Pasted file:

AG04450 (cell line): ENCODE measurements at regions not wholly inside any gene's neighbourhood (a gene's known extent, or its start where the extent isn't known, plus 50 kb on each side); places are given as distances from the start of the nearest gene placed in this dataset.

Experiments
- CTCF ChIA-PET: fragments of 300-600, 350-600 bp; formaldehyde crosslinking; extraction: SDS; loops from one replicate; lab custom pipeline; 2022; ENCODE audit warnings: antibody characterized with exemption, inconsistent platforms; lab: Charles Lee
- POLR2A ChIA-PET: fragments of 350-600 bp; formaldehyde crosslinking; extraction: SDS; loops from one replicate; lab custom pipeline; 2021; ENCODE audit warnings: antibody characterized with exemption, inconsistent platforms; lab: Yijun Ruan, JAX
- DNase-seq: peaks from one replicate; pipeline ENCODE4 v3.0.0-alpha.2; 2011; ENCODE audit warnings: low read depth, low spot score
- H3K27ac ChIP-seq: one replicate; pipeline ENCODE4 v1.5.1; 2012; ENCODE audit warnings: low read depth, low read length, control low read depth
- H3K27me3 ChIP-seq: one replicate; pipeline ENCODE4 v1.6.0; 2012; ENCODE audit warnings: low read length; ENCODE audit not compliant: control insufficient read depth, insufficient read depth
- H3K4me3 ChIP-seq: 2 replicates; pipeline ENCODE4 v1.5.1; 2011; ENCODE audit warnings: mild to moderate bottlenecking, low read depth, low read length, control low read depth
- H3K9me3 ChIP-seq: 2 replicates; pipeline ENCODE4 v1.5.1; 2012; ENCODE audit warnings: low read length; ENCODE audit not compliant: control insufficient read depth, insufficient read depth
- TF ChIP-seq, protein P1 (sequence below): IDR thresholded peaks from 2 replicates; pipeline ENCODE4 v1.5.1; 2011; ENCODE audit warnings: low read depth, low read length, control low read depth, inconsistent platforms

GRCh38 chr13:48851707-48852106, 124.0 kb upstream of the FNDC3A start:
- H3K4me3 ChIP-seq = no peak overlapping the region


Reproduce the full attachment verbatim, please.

AG04450 (cell line): ENCODE measurements at regions not wholly inside any gene's neighbourhood (a gene's known extent, or its start where the extent isn't known, plus 50 kb on each side); places are given as distances from the start of the nearest gene placed in this dataset.

Experiments
- CTCF ChIA-PET: fragments of 300-600, 350-600 bp; formaldehyde crosslinking; extraction: SDS; loops from one replicate; lab custom pipeline; 2022; ENCODE audit warnings: antibody characterized with exemption, inconsistent platforms; lab: Charles Lee
- POLR2A ChIA-PET: fragments of 350-600 bp; formaldehyde crosslinking; extraction: SDS; loops from one replicate; lab custom pipeline; 2021; ENCODE audit warnings: antibody characterized with exemption, inconsistent platforms; lab: Yijun Ruan, JAX
- DNase-seq: peaks from one replicate; pipeline ENCODE4 v3.0.0-alpha.2; 2011; ENCODE audit warnings: low read depth, low spot score
- H3K27ac ChIP-seq: one replicate; pipeline ENCODE4 v1.5.1; 2012; ENCODE audit warnings: low read depth, low read length, control low read depth
- H3K27me3 ChIP-seq: one replicate; pipeline ENCODE4 v1.6.0; 2012; ENCODE audit warnings: low read length; ENCODE audit not compliant: control insufficient read depth, insufficient read depth
- H3K4me3 ChIP-seq: 2 replicates; pipeline ENCODE4 v1.5.1; 2011; ENCODE audit warnings: mild to moderate bottlenecking, low read depth, low read length, control low read depth
- H3K9me3 ChIP-seq: 2 replicates; pipeline ENCODE4 v1.5.1; 2012; ENCODE audit warnings: low read length; ENCODE audit not compliant: control insufficient read depth, insufficient read depth
- TF ChIP-seq, protein P1 (sequence below): IDR thresholded peaks from 2 replicates; pipeline ENCODE4 v1.5.1; 2011; ENCODE audit warnings: low read depth, low read length, control low read depth, inconsistent platforms

GRCh38 chr13:48851707-48852106, 124.0 kb upstream of the FNDC3A start:
- H3K4me3 ChIP-seq = no peak overlapping the region